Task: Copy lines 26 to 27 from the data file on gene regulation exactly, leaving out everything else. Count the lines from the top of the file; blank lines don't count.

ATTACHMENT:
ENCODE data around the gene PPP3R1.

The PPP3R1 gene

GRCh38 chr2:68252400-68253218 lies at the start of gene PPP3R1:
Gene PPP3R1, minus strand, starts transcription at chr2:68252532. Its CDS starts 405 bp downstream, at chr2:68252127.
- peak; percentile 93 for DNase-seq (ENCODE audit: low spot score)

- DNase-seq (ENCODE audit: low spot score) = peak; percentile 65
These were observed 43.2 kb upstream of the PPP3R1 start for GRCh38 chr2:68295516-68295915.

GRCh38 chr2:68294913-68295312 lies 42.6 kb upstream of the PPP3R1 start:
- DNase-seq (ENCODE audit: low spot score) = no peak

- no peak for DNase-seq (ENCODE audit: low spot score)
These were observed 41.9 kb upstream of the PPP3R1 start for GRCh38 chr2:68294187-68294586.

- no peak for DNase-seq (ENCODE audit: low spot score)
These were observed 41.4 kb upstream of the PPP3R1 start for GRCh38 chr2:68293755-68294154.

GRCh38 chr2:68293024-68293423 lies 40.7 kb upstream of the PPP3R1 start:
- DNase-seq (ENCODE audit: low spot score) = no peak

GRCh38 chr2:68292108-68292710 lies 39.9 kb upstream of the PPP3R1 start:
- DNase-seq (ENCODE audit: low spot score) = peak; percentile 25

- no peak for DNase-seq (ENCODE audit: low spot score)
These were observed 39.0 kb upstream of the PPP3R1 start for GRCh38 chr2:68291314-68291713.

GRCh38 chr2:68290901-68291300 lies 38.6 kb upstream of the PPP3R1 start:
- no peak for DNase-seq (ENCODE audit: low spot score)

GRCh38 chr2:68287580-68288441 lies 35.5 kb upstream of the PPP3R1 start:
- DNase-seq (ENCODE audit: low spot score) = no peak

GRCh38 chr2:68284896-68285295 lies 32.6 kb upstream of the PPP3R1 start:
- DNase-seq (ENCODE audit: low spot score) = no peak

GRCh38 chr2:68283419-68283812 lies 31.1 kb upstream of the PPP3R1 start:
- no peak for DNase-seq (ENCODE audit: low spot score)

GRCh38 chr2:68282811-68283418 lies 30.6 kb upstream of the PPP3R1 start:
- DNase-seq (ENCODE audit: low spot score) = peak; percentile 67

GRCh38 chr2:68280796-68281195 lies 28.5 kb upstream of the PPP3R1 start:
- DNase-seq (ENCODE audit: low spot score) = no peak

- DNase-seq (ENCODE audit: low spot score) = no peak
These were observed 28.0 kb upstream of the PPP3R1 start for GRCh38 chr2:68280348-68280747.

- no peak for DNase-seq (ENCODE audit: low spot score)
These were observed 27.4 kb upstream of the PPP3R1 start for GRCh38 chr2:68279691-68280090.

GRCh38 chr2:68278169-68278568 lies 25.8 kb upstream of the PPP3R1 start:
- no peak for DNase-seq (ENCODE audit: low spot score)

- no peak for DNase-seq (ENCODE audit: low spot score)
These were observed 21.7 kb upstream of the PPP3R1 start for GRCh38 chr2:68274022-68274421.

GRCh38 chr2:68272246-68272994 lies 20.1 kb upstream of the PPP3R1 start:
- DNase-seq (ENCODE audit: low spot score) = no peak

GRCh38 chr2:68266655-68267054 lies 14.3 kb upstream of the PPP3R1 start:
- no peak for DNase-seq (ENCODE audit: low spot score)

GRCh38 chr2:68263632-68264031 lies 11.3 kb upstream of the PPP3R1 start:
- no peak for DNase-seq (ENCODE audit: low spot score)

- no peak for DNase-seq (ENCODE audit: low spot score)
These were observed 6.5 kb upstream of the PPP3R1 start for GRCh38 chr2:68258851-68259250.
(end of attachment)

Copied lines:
GRCh38 chr2:68283419-68283812 lies 31.1 kb upstream of the PPP3R1 start:
- no peak for DNase-seq (ENCODE audit: low spot score)